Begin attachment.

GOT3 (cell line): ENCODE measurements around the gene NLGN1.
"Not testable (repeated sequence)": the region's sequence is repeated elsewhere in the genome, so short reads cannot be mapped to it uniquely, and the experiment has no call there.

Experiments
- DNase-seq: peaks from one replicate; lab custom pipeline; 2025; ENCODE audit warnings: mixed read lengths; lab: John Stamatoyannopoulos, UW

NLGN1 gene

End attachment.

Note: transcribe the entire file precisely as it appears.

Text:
GOT3 (cell line): ENCODE measurements around the gene NLGN1.
"Not testable (repeated sequence)": the region's sequence is repeated elsewhere in the genome, so short reads cannot be mapped to it uniquely, and the experiment has no call there.

Experiments
- DNase-seq: peaks from one replicate; lab custom pipeline; 2025; ENCODE audit warnings: mixed read lengths; lab: John Stamatoyannopoulos, UW

NLGN1 gene